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Posted: Dec 11th, 2006
Algae shells: one example how nanotechnology is trying to copy Mother Nature
(Nanowerk Spotlight) A large portion of nanoscience and nanomaterial engineering is about trying to copy what has evolved in Nature. Take diatoms; a major group of hard-shelled algae and one of the most common types of phytoplankton. A characteristic feature of diatom cells is that they are encased within a unique cell wall made of silica. Silicate materials are very important in nature and they are closely related to the evolution of living organisms. Diatom walls show a wide diversity in form, some quite beautiful and ornate, but usually consist of two symmetrical sides with a split between them, hence the group name. Diatomaceous earth consists of fossilized remains of diatoms and, as an environmentally friendly material, finds wide use especially in filter applications. It is also used as a mild abrasive, as a mechanical insecticide, as an absorbent for liquids, as an activator in blood clotting studies, and as a component of dynamite. As it is also heat-resistant, it can be used as a thermal insulator. Artificial synthesis of hollow cell walls of diatoms, as generally re-creating the silicate chemistry of Nature by chemical methods, is a key target of nanomaterial science. Researchers in Japan have now reported a method to produce artificial diatomaceous earth-like materials.
Diatoms synthesize their cell walls (also known as frustules or valves) from silicic acid (specifically orthosilicic acid, H4SiO4). The acid is polymerized intra-cellularly, then the wall is extruded to protect the cell. Significantly, relative to the organic cell walls produced by other groups, silica frustules require less energy to synthesize (approximately 8%), potentially a major saving on the overall cell energy budget.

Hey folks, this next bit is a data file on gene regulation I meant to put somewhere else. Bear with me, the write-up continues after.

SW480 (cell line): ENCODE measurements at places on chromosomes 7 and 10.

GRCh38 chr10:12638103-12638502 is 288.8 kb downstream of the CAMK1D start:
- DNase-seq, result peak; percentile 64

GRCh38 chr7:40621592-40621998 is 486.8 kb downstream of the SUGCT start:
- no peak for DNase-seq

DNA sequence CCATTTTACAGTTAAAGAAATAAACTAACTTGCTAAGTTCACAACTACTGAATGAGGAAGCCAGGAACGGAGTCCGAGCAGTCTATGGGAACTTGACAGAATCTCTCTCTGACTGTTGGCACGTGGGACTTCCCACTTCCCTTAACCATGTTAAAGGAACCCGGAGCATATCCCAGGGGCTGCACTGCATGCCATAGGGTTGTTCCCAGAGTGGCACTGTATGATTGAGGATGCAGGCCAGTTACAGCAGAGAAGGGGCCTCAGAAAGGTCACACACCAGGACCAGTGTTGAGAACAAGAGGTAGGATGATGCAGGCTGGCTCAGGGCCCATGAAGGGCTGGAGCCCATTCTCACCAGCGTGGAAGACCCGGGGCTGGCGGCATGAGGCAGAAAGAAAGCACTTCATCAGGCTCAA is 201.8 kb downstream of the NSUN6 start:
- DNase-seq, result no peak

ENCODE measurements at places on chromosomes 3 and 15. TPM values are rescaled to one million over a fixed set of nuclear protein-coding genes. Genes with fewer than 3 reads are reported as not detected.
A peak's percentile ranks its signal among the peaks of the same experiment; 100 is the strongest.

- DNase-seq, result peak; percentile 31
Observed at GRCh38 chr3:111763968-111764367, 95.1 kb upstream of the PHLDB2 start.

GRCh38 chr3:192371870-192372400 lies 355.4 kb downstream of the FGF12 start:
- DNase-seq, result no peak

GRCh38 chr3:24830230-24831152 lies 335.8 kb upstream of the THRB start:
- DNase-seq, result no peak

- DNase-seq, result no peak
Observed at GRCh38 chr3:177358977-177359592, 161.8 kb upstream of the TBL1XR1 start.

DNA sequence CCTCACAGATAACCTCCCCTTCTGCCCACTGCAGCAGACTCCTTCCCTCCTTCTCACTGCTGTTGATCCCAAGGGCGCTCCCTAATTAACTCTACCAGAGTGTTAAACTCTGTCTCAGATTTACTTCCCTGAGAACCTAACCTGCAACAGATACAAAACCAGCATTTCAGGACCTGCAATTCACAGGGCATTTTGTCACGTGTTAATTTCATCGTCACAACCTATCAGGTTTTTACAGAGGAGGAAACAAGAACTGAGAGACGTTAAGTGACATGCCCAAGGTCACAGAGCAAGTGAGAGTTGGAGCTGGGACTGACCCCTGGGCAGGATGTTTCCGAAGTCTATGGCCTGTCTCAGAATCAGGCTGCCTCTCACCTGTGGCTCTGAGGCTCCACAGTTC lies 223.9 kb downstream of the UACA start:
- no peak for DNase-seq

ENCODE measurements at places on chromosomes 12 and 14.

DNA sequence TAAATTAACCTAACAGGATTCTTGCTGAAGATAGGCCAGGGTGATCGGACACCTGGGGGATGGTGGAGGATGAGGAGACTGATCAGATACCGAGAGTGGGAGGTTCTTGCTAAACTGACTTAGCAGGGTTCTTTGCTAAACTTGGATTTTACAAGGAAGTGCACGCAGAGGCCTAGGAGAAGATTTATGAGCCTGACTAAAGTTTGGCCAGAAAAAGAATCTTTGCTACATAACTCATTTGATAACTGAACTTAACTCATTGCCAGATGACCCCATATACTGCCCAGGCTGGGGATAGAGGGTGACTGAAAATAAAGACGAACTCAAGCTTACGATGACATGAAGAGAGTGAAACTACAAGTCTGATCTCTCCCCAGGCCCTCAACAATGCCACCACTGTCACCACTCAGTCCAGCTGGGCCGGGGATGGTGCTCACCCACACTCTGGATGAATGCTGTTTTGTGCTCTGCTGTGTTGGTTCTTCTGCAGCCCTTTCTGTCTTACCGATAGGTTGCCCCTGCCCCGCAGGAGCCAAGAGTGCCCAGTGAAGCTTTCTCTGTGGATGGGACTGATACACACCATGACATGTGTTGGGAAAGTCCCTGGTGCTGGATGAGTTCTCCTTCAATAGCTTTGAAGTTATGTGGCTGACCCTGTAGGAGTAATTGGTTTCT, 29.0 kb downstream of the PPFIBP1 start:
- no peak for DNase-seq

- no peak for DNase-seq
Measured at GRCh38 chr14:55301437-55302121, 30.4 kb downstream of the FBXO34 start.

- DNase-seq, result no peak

Frustules are intricate species-specific siliceous microstructures and share certain characteristics such as macro-holes ("stria") often arranged regularly (as "areola"). Artificial fabrications of diatom-like silica and analogous materials are a challenging field of material science. For the preparations of artificial diatom-like materials, biological and biomimetic silicification processes have been applied.
On the other hand, as Dr. Masahiro Fujiwara from the National Institute of Advanced Industrial Science and Technology (AIST) in Japan, points out, silica hollow particles are readily prepared by chemical methods. "We developed a simple chemical method that produces silica hollow particles with macroholes in their shell walls, the morphologies of which are analogous to those of diatom earths. The key technology of this preparation was the addition of suitable water-soluble polymers to the inner water phase (IWP) of the water/oil/water (W/O/W) emulsion."
FE-SEM images of silica hollow particles prepared by W/O/W interfacial reaction method in the presence of sodium polymethacrylate (Image copyright: Dr. Masahiro Fujiwara )
"The unique character of this method is that the hollow structure is automatically produced in the synthesis" says Fujiwara. "In most other preparation methods of inorganic hollow particles, at first core-shell materials are produced and the core parts (organic components, generally) is removed. The specific feature of our interfacial reaction method enables the direct inclusion of various compounds and does not require additional processes."
An expected diagram of the formation process of silica hollow particles with macroholes. W/O emulsion with water soluble polymer in inner water phase (IWP) is added to the aqueous solution of NH4HCO3 as outer water phase (OWP), forming W/O/W emulsion. During the silica formation, polymers in IWP pass through the silica matrix to create the macroholes in the shell wall. (Image copyright: Dr. Masahiro Fujiwara )
And, the preparation period was only several hours – quite short compared to the biological and biomimetic syntheses time of diatom-like materials of Mother Nature.
The process provides an entirely artificial method to produce diatomaceous earth-like materials. The macrohole structures depend on the added polymers, so this process is "additive polymer specific" diatomaceous earth synthesis, while real diatomaceous earth materials are "species-specific".
Fujiwara points out that this kind of application can only be achieved through our interfacial reaction method, not in the process via core-shell materials. Although this preparation process is quite simple, the strict control of the shapes of the macroholes still proves to be a challenge.
"In all our experiments, the macroholes were formed but their size and shape always differed" says Fujiwara. "So our process did not quite yet reach the stage of the biomineralization of diatoms."